Experiment Station Record, Volume 92, January-June, 1945 Page: 10
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10 EXPERIMENT STATION RECORD Vol. 92
man (about 27 mg. daily) corresponds approximately to the daily requirement of
50 mg. of ascorbic acid.
The rapid determination of ascorbic acid bVy the adaptation of Stotz's method
to plant materials, L. P. PEPKOWITZ. (R. I. Expt. Sta.). (four. Biol. Chem.,
151 (1943), No. 2, pp. 405-412).-Stotz's method (E. S. R., 88, p. 153) for ascorbic
acid in blood and urine is adapted for application to extracts of plant tissues prepared
by homogenizing representative 30-50-gm. samples in 200 cc. of 1.0 percent
metaphosphoric acid in a Waring blendor. The method depends upon the fact that
unreduced 2,6-dichlorophenolindophenol can be selectively and quantitatively extracted
from the reaction mixture with xylene and the fact that the xylene solution
of the dye follows Beer's law, permitting quantitative determination in a photoelectric
colorimeter with a filter transmitting at 500 mgl. Two procedures are presented
to correct for extraneous xylene-soluble pigments contained in certain plant
extracts. Because of its simplicity, the method is rapid, permitting 60-70 determinations
to be made in a day. The method was found applicable to all plant materials
tried, whether fresh, frozen, or dried, and to be particularly useful for highly colored
or turbid extracts. Protocols of recovery experiments with a number of foods
indicate a recovery of 99 percent. Other data show, in general, satisfactory agreement
with the method of Bessey (E. S. R., 82, p. 14).
The determination of ascorbic acid in whole blood and its constituents by
means of methylene blue; macro- and micromethods, A. M. BUTLER, M. CUSHMAN,
and E. A. MACLACHLAN (four. Biol. Chem., 150 (1943), No. 2, pp. 453-461).
-Macro- and microprocedures are described for the determination of ascorbic acid
in oxalated whole blood, in the plasma, and in the buffy layer of white cell platelets
separated from: the red cells by centrifugation. The photochemical method employed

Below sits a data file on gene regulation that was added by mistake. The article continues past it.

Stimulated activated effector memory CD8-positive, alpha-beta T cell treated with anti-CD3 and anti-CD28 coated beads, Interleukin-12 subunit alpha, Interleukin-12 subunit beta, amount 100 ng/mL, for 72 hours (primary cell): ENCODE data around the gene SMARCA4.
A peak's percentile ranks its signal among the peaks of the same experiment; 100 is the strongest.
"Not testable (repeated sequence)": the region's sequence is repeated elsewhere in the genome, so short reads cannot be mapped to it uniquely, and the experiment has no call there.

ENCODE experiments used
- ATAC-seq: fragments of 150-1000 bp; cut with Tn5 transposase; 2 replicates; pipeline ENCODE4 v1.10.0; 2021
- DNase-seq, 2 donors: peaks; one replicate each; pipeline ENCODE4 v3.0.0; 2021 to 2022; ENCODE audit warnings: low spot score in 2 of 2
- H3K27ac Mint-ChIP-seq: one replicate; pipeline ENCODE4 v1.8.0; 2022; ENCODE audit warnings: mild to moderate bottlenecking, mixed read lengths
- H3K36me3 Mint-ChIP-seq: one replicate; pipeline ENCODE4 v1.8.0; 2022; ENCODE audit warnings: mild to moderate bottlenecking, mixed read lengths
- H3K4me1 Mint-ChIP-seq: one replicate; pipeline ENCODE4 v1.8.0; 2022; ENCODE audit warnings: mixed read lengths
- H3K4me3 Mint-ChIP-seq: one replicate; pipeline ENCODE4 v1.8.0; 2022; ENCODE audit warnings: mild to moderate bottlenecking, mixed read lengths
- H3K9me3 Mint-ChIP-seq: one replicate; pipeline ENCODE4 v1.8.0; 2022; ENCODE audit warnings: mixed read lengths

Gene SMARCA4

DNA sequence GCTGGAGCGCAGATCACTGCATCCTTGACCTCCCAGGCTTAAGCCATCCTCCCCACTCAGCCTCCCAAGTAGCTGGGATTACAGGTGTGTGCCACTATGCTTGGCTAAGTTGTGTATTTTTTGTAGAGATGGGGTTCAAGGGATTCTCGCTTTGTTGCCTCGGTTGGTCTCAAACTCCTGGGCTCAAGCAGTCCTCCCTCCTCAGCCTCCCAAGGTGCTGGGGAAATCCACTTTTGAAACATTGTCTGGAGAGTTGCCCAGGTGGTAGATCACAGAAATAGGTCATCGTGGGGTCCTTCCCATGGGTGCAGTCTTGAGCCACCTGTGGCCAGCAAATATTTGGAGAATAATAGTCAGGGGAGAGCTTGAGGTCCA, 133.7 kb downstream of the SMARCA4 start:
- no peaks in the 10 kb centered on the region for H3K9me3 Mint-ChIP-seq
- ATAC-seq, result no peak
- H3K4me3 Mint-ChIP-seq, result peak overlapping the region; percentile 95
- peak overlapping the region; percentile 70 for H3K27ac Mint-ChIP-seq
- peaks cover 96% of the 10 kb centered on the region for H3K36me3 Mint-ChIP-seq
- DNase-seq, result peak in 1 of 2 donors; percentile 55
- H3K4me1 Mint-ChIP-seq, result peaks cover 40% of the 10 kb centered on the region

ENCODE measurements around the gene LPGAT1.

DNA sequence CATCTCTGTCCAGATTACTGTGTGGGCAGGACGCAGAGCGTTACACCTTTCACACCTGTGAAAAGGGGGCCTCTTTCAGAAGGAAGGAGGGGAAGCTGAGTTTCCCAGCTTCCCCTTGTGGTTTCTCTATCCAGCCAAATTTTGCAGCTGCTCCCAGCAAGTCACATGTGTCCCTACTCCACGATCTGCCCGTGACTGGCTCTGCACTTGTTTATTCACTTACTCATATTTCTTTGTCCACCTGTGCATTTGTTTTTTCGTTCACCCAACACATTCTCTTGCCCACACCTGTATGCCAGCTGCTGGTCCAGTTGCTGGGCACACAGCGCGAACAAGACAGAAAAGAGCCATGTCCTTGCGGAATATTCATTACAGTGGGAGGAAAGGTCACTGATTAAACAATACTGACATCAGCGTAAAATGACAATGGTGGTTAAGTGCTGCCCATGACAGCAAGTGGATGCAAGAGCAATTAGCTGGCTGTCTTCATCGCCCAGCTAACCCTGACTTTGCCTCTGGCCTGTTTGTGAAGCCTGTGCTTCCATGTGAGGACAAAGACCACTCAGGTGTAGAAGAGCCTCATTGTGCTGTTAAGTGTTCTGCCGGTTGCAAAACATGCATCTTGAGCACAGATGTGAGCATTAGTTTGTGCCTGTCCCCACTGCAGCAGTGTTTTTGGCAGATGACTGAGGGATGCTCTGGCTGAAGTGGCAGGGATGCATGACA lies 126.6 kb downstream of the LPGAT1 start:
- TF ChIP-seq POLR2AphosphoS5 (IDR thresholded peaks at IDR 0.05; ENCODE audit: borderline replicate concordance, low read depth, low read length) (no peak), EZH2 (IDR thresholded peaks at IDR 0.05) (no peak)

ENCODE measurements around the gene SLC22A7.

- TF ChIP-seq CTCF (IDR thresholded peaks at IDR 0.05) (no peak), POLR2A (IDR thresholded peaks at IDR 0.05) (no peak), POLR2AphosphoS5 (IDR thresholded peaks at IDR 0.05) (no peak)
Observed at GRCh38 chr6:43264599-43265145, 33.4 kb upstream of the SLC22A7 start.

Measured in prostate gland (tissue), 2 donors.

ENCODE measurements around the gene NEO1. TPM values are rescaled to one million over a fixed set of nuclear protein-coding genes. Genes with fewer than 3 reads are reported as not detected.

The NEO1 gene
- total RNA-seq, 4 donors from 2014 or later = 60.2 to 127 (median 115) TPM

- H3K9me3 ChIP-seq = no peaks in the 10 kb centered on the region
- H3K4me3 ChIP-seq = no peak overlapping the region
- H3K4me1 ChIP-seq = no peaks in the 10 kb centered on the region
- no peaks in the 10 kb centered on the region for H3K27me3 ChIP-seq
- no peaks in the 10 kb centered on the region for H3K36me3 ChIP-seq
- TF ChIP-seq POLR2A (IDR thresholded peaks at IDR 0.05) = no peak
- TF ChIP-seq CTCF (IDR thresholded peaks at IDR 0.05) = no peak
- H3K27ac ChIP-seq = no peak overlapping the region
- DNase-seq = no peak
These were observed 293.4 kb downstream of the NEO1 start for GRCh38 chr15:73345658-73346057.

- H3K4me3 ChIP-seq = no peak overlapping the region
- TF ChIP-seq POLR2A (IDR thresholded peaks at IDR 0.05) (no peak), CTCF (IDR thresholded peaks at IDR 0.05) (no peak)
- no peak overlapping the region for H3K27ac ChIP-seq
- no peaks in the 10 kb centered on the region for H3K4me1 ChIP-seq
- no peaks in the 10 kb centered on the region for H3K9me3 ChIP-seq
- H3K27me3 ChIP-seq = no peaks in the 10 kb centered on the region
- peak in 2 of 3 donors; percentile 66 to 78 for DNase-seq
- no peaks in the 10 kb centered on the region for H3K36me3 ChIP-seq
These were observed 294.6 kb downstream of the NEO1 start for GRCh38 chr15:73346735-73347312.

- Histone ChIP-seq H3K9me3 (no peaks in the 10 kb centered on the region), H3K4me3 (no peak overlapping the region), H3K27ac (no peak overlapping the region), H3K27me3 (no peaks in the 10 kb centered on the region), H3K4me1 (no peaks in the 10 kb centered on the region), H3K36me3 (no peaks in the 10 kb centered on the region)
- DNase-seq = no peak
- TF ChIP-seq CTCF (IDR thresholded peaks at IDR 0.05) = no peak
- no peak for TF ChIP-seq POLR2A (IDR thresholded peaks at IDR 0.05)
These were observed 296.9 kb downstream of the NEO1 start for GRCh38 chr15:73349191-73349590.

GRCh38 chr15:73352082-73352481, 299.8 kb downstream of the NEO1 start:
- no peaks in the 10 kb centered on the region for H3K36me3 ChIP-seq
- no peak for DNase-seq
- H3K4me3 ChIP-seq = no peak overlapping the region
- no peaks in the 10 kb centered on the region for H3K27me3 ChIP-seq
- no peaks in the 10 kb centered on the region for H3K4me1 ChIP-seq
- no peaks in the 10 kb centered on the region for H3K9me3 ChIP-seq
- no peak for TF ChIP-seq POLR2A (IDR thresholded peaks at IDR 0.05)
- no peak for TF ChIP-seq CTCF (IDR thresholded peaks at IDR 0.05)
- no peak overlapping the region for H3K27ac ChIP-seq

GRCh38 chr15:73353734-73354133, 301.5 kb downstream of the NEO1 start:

involves the reduction of methylene blue by ascorbic acid in the presence of strong
light at the optimum pH of 4.5 maintained by acetate buffer in the dye solution. To
prevent the rapid reversal of this reaction, with the conversion of the leucomethylene
blue back to the colored form, the pH of the medium is changed by'rapid addition of
HC1 immediately preceding discontinuance of the illumination. This stabilization
permits a photocolorimetric determination without change in color. "Because
methylene blue under the condition of the procedures developed is a more sensitive
and specific oxidation-reduction indicator for ascorbic acid than are the commonly
used indophenol indicators, its use provides micromethods that are more satisfactory
than those heretofore available." Satisfactory analyses can be obtained with 0.2 cc. of
capillary whole blood.
A new method for the bioassay of antiscorbutic substances: Assays of dehydroascorbic
acid, 2-ketogulonic acid, iron ascorbate, and the effectiveness of
oral and parenteral administration of ascorbic acid, B. S. GOULD and H. SHWACHMAN
(Jour. Biol. Chem., 151 (1943), No. 2, pp. 439-453, illus. 4).-The method is
based upon the observations of Shwachman and Gould (E. S. R., 88, p. 569) that
an increase in serum "alkaline" phosphatase occurs in scorbutic guinea pigs after
administration of a critical dose of ascorbic acid, and involves depletion of guinea
pigs on a scorbutic diet to phosphatase levels of 3-5 units or lower, following which
individual animals in respective groups are fed daily the sample equivalent (as determined
by titration) of 0.2, 0.225, and 0.25 mg. of ascorbic acid. On the fifth day
after the first dose the animals are bled and the serum phosphatase determined. In
interpreting the results, it is considered that groups in which 50 percent or more of
the animals show a decrease in serum phosphatase, while none shows a significant
increase, have been receiving less than 0.225 mg. ascorbic acid daily; with most of
the animals in a group showing an increase and some no extensive change, the group
has been receiving the critical dose, 0.225 mg. If all show marked increases, the
critical level may have been exceeded. Increases of about 10 percent should be dis
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U.S. Department of Agriculture. Agricultural Research Administration. Office of Experiment Stations. Experiment Station Record, Volume 92, January-June, 1945, book, 1947; Washington D.C.. (digital.library.unt.edu/ark:/67531/metadc5064/m1/23/: accessed March 23, 2017), University of North Texas Libraries, Digital Library, digital.library.unt.edu; crediting UNT Libraries Government Documents Department.